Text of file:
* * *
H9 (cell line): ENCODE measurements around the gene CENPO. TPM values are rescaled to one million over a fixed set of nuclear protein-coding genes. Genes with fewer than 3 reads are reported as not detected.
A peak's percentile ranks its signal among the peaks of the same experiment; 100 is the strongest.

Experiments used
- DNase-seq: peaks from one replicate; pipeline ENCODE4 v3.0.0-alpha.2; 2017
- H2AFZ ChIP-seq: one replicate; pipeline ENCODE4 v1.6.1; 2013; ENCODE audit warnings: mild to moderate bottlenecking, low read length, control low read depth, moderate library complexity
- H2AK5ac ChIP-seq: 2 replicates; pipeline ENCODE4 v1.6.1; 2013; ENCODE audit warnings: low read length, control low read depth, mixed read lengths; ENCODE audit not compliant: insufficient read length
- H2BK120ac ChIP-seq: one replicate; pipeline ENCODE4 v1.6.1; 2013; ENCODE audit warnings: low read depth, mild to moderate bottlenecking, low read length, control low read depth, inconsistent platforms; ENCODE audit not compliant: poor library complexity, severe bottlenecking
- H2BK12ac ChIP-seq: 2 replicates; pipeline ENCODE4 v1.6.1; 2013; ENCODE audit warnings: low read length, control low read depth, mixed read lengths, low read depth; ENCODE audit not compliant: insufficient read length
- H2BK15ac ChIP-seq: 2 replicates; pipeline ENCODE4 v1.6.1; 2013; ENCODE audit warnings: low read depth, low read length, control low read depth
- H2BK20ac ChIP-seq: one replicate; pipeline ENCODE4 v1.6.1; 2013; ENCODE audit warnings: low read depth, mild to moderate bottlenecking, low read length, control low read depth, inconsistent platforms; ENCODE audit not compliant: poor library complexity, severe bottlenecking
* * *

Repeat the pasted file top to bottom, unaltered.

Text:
H9 (cell line): ENCODE measurements around the gene CENPO. TPM values are rescaled to one million over a fixed set of nuclear protein-coding genes. Genes with fewer than 3 reads are reported as not detected.
A peak's percentile ranks its signal among the peaks of the same experiment; 100 is the strongest.

Experiments used
- DNase-seq: peaks from one replicate; pipeline ENCODE4 v3.0.0-alpha.2; 2017
- H2AFZ ChIP-seq: one replicate; pipeline ENCODE4 v1.6.1; 2013; ENCODE audit warnings: mild to moderate bottlenecking, low read length, control low read depth, moderate library complexity
- H2AK5ac ChIP-seq: 2 replicates; pipeline ENCODE4 v1.6.1; 2013; ENCODE audit warnings: low read length, control low read depth, mixed read lengths; ENCODE audit not compliant: insufficient read length
- H2BK120ac ChIP-seq: one replicate; pipeline ENCODE4 v1.6.1; 2013; ENCODE audit warnings: low read depth, mild to moderate bottlenecking, low read length, control low read depth, inconsistent platforms; ENCODE audit not compliant: poor library complexity, severe bottlenecking
- H2BK12ac ChIP-seq: 2 replicates; pipeline ENCODE4 v1.6.1; 2013; ENCODE audit warnings: low read length, control low read depth, mixed read lengths, low read depth; ENCODE audit not compliant: insufficient read length
- H2BK15ac ChIP-seq: 2 replicates; pipeline ENCODE4 v1.6.1; 2013; ENCODE audit warnings: low read depth, low read length, control low read depth
- H2BK20ac ChIP-seq: one replicate; pipeline ENCODE4 v1.6.1; 2013; ENCODE audit warnings: low read depth, mild to moderate bottlenecking, low read length, control low read depth, inconsistent platforms; ENCODE audit not compliant: poor library complexity, severe bottlenecking